D.C. police handing out Apple AirTags to combat rise in car theft

A new program aims to equip D.C. drivers with tools to safeguard their vehicles and help police recover the stolen property.
Apple airtag
(Brendan Smialowski/AFP via Getty Images)

Washington D.C. Mayor Muriel Bowser and the Metropolitan Police Department last week announced a new initiative to distribute free Apple AirTags to drivers in selected police service areas in an effort to combat the rise in car thefts, up 101% since this time last year, according to D.C. police data.

The pilot program aims to help police locate and recover stolen vehicles and hold theives accountable.

“We have had success with similar programs where we make it easier for the community and MPD to work together, from our Private Security Camera Incentive Program to the wheel lock distribution program, and we will continue to use all the tools we have, and add new tools, to keep our city safe,” Bowser said in a press release announcing the program.

Residents who live in the district’s Navy Yard, Edgewood, Union Market, Benning Road, Fort Dupont and Hillcrest can claim free AirTags Nov. 7-9 at distribution events in those neighborhoods. D.C. police officers will help people hide the tags in their vehicles, the release said.


Apple’s tracking devices have been used to aid stalkers, prompting the Silicon Valley company to advise consumers to prevent such actions. But Bowser said the devices can also be used to locate stolen vehicles.

“What we know is individuals that are involved in this type of criminal activity often commit multiple offenses, and a single arrest can help bring closure to multiple cases,” Bowser remarked during a press conference last week.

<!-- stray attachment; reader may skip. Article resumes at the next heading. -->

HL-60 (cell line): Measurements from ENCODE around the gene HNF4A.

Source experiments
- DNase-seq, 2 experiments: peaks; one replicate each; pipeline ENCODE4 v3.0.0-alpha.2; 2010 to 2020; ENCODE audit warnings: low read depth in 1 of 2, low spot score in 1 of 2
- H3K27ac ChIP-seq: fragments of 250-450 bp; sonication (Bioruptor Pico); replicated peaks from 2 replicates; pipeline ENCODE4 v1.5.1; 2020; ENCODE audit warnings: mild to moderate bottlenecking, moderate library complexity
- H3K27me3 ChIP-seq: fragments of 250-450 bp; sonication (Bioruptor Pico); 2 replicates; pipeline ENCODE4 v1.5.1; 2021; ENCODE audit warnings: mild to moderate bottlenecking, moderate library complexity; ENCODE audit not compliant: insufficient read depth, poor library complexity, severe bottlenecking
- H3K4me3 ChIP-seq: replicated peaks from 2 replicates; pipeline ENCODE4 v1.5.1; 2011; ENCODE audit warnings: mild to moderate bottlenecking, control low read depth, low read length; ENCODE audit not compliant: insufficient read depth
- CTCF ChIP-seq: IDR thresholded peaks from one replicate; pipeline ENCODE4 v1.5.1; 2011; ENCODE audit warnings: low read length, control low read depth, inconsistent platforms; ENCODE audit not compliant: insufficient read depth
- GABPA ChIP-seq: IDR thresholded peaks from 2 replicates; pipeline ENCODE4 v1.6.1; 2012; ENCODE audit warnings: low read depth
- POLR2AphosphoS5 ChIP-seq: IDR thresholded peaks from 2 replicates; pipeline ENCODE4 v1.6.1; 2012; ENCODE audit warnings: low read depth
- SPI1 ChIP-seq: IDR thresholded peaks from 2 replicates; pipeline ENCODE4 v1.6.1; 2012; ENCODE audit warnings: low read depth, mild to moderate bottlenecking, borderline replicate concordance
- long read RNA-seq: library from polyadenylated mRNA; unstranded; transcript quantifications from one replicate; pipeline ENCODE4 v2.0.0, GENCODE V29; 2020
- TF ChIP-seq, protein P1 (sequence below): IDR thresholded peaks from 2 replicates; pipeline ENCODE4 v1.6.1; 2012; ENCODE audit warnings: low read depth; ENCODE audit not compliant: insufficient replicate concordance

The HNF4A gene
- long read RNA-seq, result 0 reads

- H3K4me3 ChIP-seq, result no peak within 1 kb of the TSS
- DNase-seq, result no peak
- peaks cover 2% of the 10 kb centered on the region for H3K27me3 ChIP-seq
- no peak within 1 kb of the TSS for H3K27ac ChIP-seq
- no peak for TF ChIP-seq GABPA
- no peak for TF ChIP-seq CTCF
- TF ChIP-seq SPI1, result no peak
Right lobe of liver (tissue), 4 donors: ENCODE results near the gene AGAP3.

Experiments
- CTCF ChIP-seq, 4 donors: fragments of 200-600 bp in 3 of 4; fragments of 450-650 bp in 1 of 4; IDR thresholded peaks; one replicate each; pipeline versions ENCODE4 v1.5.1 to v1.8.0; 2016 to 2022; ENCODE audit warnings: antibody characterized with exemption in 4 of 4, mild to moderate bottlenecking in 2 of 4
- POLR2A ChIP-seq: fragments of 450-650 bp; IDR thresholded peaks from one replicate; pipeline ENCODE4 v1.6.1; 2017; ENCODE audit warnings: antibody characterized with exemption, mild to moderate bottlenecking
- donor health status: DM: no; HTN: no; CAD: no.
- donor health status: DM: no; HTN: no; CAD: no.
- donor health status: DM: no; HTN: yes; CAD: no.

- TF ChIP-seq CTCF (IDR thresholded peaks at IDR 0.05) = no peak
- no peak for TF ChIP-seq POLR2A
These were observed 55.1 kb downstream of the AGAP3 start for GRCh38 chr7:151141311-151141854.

Washington D.C. isn’t the first city to use Apple’s tracking device to fight car theft. New York Mayor Eric Adams and the New York Police Department in May announced a program to hand out 500 AirTags to residents who lived in neighborhoods that had seen a 548% increase in stolen Hyundai and Kia vehicles.

Pamela Smith, acting police chief of the district’s Metropolitan Police Department, did not specify how many AirTags the city will distribute, but said during the press conference that AirTags had already helped her department recover several vehicles.

D.C.’s AirTag initiative follows a series of recent theft-prevention measures, including the police department’s expanded wheel-lock distribution program over the summer to upgrade more than 1,100 vehicles with new anti-theft software. The city also launched a dash cam distribution program for local rideshare and delivery drivers.

Sophia Fox-Sowell

Written by Sophia Fox-Sowell

Sophia Fox-Sowell reports on artificial intelligence, cybersecurity and government regulation for StateScoop. She was previously a multimedia producer for CNET, where her coverage focused on private sector innovation in food production, climate change and space through podcasts and video content. She earned her bachelor’s in anthropology at Wagner College and master’s in media innovation from Northeastern University.

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